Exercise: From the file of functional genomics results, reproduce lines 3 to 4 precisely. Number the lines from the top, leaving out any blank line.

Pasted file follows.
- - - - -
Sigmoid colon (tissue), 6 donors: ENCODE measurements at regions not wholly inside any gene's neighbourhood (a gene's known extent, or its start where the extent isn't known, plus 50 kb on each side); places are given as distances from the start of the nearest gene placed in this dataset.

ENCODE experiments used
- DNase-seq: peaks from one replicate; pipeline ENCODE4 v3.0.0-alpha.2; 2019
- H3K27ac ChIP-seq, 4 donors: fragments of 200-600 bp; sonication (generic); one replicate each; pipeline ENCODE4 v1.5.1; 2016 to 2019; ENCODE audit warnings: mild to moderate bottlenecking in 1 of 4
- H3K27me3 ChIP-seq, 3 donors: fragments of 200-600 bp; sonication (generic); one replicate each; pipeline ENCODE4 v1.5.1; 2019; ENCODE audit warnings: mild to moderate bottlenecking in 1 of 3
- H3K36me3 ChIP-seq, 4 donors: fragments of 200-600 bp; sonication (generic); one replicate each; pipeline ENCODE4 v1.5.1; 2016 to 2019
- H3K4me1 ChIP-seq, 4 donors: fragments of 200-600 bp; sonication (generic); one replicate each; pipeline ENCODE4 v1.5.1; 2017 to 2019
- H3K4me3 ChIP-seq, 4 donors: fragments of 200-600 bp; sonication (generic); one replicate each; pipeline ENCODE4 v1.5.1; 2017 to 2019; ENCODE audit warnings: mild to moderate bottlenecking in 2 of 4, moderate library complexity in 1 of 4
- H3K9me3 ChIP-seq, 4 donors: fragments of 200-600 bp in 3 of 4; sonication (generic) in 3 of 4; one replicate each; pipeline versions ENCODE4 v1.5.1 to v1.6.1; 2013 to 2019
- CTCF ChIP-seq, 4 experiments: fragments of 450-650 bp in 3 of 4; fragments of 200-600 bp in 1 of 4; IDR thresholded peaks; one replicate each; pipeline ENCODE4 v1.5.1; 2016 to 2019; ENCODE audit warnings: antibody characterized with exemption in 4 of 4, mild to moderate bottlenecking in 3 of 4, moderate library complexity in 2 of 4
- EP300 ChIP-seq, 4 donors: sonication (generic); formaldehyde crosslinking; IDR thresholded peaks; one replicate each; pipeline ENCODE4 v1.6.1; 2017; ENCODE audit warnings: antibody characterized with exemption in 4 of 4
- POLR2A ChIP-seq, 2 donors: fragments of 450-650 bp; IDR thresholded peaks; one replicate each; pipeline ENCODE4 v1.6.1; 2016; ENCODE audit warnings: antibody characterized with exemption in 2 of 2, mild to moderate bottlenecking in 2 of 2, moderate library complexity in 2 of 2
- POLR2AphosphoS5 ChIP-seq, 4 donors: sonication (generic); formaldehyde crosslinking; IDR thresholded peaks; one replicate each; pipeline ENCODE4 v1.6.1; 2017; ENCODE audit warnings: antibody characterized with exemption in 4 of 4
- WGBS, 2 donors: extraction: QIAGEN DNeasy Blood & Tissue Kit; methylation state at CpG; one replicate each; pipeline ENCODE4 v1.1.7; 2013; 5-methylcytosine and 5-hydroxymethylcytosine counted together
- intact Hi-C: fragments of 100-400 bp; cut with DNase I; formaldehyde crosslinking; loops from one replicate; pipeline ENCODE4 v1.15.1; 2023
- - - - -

- DNase-seq: peaks from one replicate; pipeline ENCODE4 v3.0.0-alpha.2; 2019
- H3K27ac ChIP-seq, 4 donors: fragments of 200-600 bp; sonication (generic); one replicate each; pipeline ENCODE4 v1.5.1; 2016 to 2019; ENCODE audit warnings: mild to moderate bottlenecking in 1 of 4